“It has been so delightful,” Ruth murmured. “Now I am going to lie back among these beautiful cushions, and just watch and think.”
The car glided on along the country lane, passing through leafy hamlets, across a great breezy moorland, from the top of which they could see the Thames winding its way into Oxfordshire, a sinuous belt of silver. Then they sped down into the lower country, and Arnold looked at the milestones in some surprise.
“We don’t seem to be getting any nearer to London,” he remarked.
Ruth only shook her head.
“It will come soon enough,” she said, with a little shiver. “It will pass, this, like everything else.”
They had dropped to the level now, and suddenly, without warning, the car swung through a low white gate up along an avenue of shrubs. Arnold leaned forward.
“Where are you taking us?” he asked the driver. “There is some mistake.”
But there was no mistake. A turn of the wheel and the car was slowing down before the front of a long, ivy-covered house, with a lawn as smooth as velvet, and beyond, the soft murmur of the river. Ruth clutched at his arm.
“Arnold!” she exclaimed. “What does this mean? Who lives here?”
“I have no idea,” he answered, “unless—”
The windows in front of the house were all of them open and all of them level with the drive. Through the nearest of them at that moment stepped Fenella. She stood, for a moment, framed in the long French window, hung with clematis,—a wonderful picture even for Arnold, a revelation to Ruth,—in her cool muslin frock, open at the throat, and held together by a brooch with a great green stone. She wore no hat, and her wonderful hair seemed to have caught the sunlight in its meshes. Her eyebrows were a little raised; her expression was a little supercilious, faintly inquisitive. Already she had looked past Arnold. Her eyes were fixed upon the girl by his side.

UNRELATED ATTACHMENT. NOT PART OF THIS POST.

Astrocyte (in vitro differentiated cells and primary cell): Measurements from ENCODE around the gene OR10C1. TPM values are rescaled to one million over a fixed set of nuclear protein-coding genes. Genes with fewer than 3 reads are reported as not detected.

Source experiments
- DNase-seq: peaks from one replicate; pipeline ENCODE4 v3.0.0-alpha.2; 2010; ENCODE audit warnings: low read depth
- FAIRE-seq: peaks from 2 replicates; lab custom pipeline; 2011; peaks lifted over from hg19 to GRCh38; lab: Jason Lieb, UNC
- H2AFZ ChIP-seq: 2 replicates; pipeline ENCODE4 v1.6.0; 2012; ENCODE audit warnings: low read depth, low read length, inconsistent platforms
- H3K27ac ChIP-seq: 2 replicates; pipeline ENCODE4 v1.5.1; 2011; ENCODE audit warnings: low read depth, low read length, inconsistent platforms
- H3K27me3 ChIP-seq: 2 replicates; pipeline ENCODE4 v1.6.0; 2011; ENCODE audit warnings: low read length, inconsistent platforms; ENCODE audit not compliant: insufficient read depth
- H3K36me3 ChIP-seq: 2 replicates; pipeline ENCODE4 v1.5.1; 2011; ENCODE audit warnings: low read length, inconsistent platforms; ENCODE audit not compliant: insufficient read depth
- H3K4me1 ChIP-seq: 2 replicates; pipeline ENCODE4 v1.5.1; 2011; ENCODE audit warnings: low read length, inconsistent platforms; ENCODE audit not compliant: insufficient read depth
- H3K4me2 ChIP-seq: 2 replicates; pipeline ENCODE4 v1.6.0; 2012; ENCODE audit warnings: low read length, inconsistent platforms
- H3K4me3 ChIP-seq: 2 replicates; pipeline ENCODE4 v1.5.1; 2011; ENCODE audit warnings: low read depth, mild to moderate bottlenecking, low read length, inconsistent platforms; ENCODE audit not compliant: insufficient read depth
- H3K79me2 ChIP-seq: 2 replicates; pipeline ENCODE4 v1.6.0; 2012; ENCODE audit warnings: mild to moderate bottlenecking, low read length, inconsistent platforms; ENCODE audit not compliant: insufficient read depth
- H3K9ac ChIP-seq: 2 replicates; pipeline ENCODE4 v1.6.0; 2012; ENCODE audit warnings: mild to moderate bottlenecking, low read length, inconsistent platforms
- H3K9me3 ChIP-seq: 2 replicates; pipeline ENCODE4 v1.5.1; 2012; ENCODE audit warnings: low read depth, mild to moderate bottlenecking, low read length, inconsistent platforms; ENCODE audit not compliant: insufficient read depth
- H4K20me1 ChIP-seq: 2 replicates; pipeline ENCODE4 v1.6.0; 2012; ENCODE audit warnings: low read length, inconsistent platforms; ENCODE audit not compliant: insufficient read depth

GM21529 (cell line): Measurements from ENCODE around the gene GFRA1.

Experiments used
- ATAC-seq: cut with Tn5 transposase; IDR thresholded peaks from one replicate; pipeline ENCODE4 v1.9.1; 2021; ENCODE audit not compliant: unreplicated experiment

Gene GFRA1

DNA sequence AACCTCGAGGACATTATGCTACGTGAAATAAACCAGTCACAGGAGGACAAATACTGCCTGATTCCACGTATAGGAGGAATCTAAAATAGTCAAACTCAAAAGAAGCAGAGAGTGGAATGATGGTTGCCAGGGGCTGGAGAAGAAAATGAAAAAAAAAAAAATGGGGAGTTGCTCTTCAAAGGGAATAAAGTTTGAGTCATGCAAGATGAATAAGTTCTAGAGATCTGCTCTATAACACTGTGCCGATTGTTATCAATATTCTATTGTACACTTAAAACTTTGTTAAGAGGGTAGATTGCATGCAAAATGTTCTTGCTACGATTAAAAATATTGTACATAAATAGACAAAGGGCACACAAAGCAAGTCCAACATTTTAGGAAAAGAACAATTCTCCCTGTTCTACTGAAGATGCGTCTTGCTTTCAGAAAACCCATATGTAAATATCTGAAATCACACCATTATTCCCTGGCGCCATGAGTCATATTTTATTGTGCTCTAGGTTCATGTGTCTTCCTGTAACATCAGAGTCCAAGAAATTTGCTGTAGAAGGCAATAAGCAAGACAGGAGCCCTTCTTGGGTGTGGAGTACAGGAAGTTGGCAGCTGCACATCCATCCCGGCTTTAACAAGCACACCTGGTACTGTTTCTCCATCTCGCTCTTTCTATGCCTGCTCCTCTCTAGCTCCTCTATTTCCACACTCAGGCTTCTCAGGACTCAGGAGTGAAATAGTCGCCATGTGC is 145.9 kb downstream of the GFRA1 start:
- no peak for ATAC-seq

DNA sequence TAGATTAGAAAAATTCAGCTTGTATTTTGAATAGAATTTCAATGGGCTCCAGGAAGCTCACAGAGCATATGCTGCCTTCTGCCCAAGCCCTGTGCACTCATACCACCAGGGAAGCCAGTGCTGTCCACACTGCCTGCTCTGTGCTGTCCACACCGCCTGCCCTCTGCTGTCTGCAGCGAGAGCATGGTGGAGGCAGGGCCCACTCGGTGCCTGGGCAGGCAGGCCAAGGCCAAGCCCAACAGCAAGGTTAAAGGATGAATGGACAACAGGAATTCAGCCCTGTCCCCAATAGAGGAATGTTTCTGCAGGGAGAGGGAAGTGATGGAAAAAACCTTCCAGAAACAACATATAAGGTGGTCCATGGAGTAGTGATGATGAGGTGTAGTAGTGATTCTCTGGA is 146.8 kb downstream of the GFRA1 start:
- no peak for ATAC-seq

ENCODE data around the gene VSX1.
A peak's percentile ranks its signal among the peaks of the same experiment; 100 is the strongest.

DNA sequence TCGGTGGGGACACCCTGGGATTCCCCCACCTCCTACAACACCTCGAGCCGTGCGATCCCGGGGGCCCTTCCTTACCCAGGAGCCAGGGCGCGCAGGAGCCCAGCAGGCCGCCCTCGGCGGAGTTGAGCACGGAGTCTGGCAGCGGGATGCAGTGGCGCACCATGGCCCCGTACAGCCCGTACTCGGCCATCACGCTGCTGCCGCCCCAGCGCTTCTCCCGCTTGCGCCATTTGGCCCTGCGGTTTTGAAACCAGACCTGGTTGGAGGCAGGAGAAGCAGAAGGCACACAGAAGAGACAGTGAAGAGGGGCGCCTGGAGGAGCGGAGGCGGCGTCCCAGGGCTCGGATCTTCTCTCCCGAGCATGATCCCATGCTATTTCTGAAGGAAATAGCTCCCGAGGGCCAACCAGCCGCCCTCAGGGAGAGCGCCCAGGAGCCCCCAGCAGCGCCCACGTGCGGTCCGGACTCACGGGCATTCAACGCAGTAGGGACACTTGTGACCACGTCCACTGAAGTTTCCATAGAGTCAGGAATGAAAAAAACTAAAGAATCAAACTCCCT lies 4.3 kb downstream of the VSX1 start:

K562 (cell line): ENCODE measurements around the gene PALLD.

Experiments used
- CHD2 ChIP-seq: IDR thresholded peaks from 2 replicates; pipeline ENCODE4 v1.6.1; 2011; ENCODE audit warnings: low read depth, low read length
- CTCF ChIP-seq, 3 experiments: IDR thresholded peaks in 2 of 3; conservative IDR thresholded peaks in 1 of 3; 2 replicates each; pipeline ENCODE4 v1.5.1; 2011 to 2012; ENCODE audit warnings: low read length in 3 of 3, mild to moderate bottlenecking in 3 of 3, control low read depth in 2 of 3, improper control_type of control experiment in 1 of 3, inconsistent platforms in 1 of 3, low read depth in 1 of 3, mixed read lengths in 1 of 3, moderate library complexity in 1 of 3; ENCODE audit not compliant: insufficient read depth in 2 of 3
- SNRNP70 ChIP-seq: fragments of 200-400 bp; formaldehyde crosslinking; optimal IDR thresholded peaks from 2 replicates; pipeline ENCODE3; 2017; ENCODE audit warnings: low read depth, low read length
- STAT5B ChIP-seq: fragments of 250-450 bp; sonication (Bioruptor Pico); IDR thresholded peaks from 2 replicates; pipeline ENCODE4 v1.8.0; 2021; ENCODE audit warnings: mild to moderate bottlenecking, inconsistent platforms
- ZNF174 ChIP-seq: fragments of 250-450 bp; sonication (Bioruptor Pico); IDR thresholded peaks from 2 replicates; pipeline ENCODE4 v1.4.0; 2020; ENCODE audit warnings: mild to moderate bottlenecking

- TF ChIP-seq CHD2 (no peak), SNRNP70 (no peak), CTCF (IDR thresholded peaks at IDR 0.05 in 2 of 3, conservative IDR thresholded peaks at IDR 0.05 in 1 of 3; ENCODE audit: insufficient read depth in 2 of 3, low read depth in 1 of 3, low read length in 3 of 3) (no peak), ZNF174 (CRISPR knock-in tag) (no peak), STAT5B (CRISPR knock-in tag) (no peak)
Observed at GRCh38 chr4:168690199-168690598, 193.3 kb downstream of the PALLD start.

“I began to think that you were lost,” she said gayly. “Won’t you present me to your friend, Arnold?”
Arnold sprang to his feet. It was significant that, after his first surprise, he spoke to Fenella with his head half turned towards his companion, and an encouraging smile upon his lips.
“I had no idea that we were coming here,” he said. “We should not have thought of intruding. It was your chauffeur who would not even allow us to ask a question.”
“He obeyed my orders,” Fenella replied. “I meant it for a little surprise for you. I thought that it would be pleasant after your drive to have you call here and rest for a short time. You must present me to your friend.”
Arnold murmured a word of introduction. Ruth moved a little in her seat. She lifted herself with her left hand, leaning upon her stick. Fenella’s expression changed as though by magic. Her cool, good-humored, but almost impertinent scrutiny suddenly vanished. She moved to the side of the motor car and held out both her hands.